16/11/2020 - 08:02

Deep Yellow chases Rossing repeat at Barking Gecko

16/11/2020 - 08:02


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Deep Yellow is launching back into uranium exploration at its Nova joint venture in Namibia with 13 reverse circulation holes planned across its 4km long Barking Gecko prospect. The drill program is designed to confirm bedrock mineralisation similar in nature to the nearby tier one Rossing mine.

Drilling on the Namibian coastal plain. Credit: Bulls N’ Bears

Deep Yellow is launching back into uranium exploration at its Nova joint venture, or “JV” in Namibia, with drilling set to shift back into gear this week. The Nova JV will drill 13 reverse circulation holes across its 4km long Barking Gecko target, north-west of the company’s developing Tumas uranium project. The drill program follows up on previous drilling which revealed the potential for a bedrock discovery with geological features similar in nature to the nearby tier one Rossing uranium mine.

The move to ramp up exploration comes after Deep Yellow’s joint venture partner, the state-owned Japan Oil, Gas and Metals National Corporation, or “JOGMEC” completing its exploration spending requirement of $4.5m to earn a 39.5 per cent holding in the project.

The Namibian coast is famous for extensive, near-surface, uranium-bearing paleochannels, which host both the famed Langer Heinrich and Tumas deposits however, Barking Gecko appears to be an entirely different beast.  The target is a bedrock prospect and shows marked geological similarities to the immense world-class Rossing and Husab uranium mines located less than 50km to the north-east of the project.

Rossing and Husab are hard-rock deposits, with the primary uranium mineralisation being hosted by a rare style of granitic intrusive rock called alaskites. This host rock is poor in mafic, or dark coloured minerals and rich in light coloured feldspars and quartz. The alaskites can be enriched in uranium and are often emplaced into zones of strong structural control, including fault and shear zones.

Rio Tinto’s massive Rossing open pit, 70km east of Swakopmund, has been in operation since 1976. The mine extracts around 20 million tonnes of ore per annum producing more than 2,400 tonnes of uranium oxide, making it one of the world’s largest uranium mines.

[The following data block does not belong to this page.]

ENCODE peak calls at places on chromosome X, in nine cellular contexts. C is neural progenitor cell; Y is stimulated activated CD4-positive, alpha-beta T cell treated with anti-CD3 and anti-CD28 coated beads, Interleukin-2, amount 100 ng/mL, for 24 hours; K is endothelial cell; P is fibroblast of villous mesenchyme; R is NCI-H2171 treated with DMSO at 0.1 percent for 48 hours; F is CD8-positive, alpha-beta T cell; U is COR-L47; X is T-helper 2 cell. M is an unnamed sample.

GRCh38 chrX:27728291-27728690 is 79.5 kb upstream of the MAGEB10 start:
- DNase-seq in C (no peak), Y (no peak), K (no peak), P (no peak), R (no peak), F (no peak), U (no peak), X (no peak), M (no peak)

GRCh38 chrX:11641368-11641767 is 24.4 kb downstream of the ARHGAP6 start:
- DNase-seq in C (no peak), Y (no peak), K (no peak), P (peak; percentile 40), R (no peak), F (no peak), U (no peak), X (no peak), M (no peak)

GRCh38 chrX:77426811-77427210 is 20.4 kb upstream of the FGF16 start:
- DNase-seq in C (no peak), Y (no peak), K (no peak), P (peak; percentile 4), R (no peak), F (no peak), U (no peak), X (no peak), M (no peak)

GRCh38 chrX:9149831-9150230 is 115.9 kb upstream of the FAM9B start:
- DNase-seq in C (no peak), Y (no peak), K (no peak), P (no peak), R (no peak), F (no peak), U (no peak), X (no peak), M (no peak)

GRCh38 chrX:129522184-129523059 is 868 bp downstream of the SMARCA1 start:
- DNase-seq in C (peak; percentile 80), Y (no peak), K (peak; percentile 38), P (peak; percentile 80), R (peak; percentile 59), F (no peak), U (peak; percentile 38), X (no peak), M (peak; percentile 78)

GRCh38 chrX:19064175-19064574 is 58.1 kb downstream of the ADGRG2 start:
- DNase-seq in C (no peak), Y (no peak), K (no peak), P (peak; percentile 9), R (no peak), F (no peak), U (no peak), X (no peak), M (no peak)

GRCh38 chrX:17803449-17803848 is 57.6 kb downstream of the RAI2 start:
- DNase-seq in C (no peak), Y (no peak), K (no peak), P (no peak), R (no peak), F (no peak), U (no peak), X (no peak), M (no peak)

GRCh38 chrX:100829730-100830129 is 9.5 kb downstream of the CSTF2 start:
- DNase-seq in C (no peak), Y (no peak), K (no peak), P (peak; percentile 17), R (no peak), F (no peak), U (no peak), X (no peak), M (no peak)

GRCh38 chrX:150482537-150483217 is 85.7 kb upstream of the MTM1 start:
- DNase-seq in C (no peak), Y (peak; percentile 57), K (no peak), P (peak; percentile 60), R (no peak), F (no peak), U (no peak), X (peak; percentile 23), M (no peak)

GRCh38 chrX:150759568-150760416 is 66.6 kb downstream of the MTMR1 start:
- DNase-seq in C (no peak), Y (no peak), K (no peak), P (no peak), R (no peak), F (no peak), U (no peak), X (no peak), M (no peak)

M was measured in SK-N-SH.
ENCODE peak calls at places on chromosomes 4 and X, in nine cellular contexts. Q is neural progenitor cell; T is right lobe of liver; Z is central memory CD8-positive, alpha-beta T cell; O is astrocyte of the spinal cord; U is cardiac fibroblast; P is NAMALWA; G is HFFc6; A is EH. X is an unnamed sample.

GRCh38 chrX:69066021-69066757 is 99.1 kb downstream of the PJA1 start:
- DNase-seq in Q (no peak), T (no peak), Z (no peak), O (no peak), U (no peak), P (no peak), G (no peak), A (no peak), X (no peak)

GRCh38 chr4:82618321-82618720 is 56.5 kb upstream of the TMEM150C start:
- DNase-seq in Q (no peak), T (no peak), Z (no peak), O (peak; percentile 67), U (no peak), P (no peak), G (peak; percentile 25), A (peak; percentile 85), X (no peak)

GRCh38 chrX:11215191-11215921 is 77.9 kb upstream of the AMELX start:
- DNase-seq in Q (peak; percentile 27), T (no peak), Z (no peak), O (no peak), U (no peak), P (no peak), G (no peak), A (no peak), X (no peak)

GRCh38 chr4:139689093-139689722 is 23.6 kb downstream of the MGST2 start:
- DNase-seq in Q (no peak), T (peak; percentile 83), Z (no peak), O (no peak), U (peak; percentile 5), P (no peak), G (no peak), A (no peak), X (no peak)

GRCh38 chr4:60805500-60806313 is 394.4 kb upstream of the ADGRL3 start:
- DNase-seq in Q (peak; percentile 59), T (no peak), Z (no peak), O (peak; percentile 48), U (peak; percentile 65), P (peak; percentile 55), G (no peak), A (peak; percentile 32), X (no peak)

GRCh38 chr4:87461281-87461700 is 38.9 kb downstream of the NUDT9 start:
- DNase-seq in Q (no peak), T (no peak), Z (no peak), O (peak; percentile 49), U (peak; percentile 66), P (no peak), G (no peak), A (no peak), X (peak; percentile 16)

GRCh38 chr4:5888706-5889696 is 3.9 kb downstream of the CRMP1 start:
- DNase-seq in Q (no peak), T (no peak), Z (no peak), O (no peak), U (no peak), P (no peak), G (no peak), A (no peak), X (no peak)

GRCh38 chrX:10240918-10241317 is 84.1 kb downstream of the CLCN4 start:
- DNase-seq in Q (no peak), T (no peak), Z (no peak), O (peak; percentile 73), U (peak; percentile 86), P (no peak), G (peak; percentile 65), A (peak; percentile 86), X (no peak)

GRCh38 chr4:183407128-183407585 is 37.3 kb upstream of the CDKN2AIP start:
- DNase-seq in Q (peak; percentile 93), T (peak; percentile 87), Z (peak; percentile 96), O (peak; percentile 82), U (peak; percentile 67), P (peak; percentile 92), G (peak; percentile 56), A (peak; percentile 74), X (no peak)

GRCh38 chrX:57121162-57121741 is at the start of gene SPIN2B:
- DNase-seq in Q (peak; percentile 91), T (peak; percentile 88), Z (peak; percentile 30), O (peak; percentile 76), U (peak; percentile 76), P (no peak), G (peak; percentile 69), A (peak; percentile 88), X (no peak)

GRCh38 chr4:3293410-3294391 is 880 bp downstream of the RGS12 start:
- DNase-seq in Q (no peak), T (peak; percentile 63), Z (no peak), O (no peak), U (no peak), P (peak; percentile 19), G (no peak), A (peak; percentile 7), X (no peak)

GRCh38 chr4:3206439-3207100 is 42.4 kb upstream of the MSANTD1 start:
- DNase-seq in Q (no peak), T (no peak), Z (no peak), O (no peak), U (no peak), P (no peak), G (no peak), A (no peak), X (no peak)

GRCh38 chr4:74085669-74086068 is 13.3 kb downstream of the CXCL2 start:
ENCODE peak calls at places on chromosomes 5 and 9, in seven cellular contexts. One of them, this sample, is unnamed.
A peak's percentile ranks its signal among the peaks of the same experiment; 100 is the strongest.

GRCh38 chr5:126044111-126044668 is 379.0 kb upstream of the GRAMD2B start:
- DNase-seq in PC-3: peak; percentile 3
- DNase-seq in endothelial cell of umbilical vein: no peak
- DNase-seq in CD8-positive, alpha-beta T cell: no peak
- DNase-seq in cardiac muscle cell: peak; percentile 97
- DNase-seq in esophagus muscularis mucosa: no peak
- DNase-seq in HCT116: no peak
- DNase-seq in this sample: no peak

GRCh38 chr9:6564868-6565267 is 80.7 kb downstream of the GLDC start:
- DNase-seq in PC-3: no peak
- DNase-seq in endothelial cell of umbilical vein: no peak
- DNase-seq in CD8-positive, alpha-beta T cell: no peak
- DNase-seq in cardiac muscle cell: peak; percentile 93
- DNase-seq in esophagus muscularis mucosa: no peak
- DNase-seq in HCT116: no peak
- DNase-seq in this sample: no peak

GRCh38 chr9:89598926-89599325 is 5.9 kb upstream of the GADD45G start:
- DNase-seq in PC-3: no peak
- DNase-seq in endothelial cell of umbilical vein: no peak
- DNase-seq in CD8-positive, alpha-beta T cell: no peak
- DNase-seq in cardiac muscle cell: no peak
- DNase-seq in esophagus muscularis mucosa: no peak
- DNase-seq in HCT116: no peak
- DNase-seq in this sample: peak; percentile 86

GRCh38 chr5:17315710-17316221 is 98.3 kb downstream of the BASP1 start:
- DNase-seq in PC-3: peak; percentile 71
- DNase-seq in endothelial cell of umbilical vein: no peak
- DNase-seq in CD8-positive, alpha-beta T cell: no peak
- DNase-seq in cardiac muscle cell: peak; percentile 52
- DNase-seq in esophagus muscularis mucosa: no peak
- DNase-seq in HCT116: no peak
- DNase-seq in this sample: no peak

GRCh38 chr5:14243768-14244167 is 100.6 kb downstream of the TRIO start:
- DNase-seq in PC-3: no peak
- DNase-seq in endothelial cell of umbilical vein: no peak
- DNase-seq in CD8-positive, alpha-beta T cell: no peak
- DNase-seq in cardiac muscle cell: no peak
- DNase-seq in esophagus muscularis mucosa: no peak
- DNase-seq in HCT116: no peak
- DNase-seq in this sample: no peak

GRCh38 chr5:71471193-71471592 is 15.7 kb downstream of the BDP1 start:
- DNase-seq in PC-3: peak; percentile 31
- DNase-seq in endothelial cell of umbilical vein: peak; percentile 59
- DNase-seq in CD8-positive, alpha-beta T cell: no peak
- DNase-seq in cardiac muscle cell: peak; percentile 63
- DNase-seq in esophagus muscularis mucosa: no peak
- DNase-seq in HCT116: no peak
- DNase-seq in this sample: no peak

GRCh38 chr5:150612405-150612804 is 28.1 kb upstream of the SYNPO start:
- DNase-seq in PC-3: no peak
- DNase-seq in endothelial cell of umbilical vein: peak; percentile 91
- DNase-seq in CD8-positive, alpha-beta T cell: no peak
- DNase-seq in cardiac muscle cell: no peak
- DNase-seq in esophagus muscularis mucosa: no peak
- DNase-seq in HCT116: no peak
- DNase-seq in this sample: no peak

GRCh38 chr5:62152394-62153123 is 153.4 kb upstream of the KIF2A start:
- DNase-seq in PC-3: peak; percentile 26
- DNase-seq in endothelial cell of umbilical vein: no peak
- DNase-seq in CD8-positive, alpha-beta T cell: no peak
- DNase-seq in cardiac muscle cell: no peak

Rossing’s younger sibling, the Husab mine, was discovered in the late 2000s and proved a ‘company-maker’ for ASX-listed junior, Extract Resources. Husab is located around 15km to the south of Rossing and is now owned by China-backed Taurus Minerals. The mine has a resource of more than 280 million tonnes with an expected mine life of more than 20 years and produces over 3,000 tonnes of uranium oxide per annum.

Interestingly, Taurus spent over $2.2 billion in 2012 to acquire Extract Resources, hinting at the value of such a discovery. Production from the Rossing and Husab deposits underwrites Namibia’s position as the fifth largest producer of uranium in the world and provides an enticing model for the Nova JV’s exploration program at Barking Gecko.

First-pass exploration at Barking Gecko has outlined a bedrock target over a kilometre wide which also extends over more than 4km of strike, providing ample opportunity to make a significant discovery.

Reconnaissance drilling over Barking Gecko returned a quiver of wide uranium-rich intercepts including 10m at 326 eppm uranium oxide from 63m and 24m at 297 eppm uranium oxide from 139m, demonstrating that the system contains multiple lodes and extends to depth.  

The planned follow up program will comprise the emplacement of 13 wide-spaced reverse circulation drill holes across the covered target to better assess the underlying geology and extent of the uranium mineralisation. The Nova JV will use downhole optical loggers to map both the sub-surface geology and structure, whilst gamma logging will map out the extent and concentration of the uranium mineralisation. Diamond drilling may also be utilised to further assess the zones of significant mineralisation as the discovery unfolds.

The Nova JV covers two tenement holdings on the coastal plain of Namibia in southern Africa. The tenure is located around 40km to the east of the country’s port at Walvis Bay, with both tenements contiguous with Deep Yellow’s Tumas paleochannel project. The JV is a partnership between Deep Yellow, who own 39.5 per cent and manage the JV, JOGMEC who own a 39.5 per cent interest, and Nova Energy and Sixzone Investments that own 15 and 6 per cent, respectively.

The JV has recently approved a $570,000 budget, valid up until 31 March 2021, to explore the Barking Gecko target.

Deep Yellow expects drilling to kick off this week and be completed in the early December, with results expected before the close of 2020. However, with a potential Rossing sized discovery up for grabs, it is already planning its next phase of drilling for January 2021 as it looks to turn Barking Gecko from an interesting prospect into a discovery in the coming months.


Is your ASX listed company doing something interesting? Contact: matt.birney@businessnews.com.au


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